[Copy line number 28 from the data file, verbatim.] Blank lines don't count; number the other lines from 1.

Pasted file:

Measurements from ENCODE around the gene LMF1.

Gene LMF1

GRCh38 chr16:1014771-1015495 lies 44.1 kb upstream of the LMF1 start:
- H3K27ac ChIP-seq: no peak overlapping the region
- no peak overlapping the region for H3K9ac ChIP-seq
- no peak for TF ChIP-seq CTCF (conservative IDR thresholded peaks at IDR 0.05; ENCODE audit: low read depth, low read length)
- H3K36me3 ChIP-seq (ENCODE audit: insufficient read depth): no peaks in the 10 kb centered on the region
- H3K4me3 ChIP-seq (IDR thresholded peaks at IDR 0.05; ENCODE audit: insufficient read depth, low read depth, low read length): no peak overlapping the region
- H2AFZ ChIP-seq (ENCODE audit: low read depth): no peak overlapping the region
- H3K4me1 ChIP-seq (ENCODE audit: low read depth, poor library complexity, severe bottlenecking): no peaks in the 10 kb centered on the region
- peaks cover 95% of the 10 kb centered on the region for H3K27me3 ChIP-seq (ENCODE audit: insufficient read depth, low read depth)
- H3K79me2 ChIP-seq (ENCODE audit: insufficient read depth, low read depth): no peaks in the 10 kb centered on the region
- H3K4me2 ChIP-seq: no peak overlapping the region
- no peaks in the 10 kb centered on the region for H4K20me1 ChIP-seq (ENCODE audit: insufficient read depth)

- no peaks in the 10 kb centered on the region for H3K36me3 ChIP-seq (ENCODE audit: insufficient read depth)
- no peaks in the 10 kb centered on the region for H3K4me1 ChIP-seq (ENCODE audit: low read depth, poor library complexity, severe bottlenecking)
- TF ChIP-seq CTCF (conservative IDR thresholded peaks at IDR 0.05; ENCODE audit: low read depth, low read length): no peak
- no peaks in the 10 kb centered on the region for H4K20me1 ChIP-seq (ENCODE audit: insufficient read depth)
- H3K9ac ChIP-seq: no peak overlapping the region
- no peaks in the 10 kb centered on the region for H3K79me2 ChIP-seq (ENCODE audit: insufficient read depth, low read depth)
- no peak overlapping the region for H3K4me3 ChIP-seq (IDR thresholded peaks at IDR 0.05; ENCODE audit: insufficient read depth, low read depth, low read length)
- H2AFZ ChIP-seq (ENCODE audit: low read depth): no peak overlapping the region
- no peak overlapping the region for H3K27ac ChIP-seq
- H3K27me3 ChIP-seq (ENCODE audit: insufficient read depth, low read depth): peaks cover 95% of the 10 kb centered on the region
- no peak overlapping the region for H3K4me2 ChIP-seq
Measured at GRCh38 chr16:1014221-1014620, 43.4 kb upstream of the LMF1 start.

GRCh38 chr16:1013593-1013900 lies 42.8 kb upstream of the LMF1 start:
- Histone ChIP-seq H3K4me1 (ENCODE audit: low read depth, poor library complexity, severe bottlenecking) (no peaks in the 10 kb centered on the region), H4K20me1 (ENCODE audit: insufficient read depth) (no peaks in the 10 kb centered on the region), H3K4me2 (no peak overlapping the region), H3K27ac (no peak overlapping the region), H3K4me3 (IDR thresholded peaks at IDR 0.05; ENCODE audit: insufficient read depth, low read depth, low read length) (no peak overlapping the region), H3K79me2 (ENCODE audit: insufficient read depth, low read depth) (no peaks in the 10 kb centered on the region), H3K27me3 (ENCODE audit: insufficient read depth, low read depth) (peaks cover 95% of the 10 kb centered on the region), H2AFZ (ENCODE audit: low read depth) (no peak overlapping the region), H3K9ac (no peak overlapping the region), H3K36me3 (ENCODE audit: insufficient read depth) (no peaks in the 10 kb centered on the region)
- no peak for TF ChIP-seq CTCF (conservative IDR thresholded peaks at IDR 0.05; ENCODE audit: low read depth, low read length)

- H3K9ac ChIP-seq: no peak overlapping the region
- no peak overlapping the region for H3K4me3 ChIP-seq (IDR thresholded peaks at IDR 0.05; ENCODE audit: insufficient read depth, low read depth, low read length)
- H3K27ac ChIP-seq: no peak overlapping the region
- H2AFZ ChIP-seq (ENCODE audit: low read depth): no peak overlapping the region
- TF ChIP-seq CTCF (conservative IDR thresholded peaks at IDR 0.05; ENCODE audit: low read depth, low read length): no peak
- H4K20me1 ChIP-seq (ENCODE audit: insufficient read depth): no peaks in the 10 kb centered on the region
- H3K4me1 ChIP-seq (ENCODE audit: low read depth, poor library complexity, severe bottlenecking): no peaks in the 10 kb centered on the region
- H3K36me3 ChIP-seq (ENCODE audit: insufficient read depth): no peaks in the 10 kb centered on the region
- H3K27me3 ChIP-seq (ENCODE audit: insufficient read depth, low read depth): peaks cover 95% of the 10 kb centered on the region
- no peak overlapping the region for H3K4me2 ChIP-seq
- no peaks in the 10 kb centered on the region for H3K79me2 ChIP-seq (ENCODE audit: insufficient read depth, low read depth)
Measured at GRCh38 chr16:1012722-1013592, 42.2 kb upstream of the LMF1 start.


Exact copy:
- Histone ChIP-seq H3K4me1 (ENCODE audit: low read depth, poor library complexity, severe bottlenecking) (no peaks in the 10 kb centered on the region), H4K20me1 (ENCODE audit: insufficient read depth) (no peaks in the 10 kb centered on the region), H3K4me2 (no peak overlapping the region), H3K27ac (no peak overlapping the region), H3K4me3 (IDR thresholded peaks at IDR 0.05; ENCODE audit: insufficient read depth, low read depth, low read length) (no peak overlapping the region), H3K79me2 (ENCODE audit: insufficient read depth, low read depth) (no peaks in the 10 kb centered on the region), H3K27me3 (ENCODE audit: insufficient read depth, low read depth) (peaks cover 95% of the 10 kb centered on the region), H2AFZ (ENCODE audit: low read depth) (no peak overlapping the region), H3K9ac (no peak overlapping the region), H3K36me3 (ENCODE audit: insufficient read depth) (no peaks in the 10 kb centered on the region)